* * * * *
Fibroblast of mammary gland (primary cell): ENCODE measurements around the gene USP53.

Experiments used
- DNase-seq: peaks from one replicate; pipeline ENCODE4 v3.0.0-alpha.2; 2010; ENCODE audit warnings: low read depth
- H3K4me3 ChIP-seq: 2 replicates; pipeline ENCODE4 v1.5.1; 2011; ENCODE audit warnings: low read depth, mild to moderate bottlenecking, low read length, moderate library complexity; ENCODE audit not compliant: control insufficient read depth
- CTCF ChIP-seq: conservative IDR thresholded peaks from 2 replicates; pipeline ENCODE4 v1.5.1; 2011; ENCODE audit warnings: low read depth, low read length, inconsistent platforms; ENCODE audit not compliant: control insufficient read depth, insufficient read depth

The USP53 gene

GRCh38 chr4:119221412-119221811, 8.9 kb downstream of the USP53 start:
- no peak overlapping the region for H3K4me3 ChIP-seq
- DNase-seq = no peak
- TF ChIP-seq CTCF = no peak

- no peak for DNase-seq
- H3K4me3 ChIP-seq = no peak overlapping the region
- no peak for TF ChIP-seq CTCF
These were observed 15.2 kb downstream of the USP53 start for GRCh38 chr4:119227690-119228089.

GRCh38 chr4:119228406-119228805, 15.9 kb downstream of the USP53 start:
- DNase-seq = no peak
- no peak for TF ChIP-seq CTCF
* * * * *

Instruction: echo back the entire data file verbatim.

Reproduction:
Fibroblast of mammary gland (primary cell): ENCODE measurements around the gene USP53.

Experiments used
- DNase-seq: peaks from one replicate; pipeline ENCODE4 v3.0.0-alpha.2; 2010; ENCODE audit warnings: low read depth
- H3K4me3 ChIP-seq: 2 replicates; pipeline ENCODE4 v1.5.1; 2011; ENCODE audit warnings: low read depth, mild to moderate bottlenecking, low read length, moderate library complexity; ENCODE audit not compliant: control insufficient read depth
- CTCF ChIP-seq: conservative IDR thresholded peaks from 2 replicates; pipeline ENCODE4 v1.5.1; 2011; ENCODE audit warnings: low read depth, low read length, inconsistent platforms; ENCODE audit not compliant: control insufficient read depth, insufficient read depth

The USP53 gene

GRCh38 chr4:119221412-119221811, 8.9 kb downstream of the USP53 start:
- no peak overlapping the region for H3K4me3 ChIP-seq
- DNase-seq = no peak
- TF ChIP-seq CTCF = no peak

- no peak for DNase-seq
- H3K4me3 ChIP-seq = no peak overlapping the region
- no peak for TF ChIP-seq CTCF
These were observed 15.2 kb downstream of the USP53 start for GRCh38 chr4:119227690-119228089.

GRCh38 chr4:119228406-119228805, 15.9 kb downstream of the USP53 start:
- DNase-seq = no peak
- no peak for TF ChIP-seq CTCF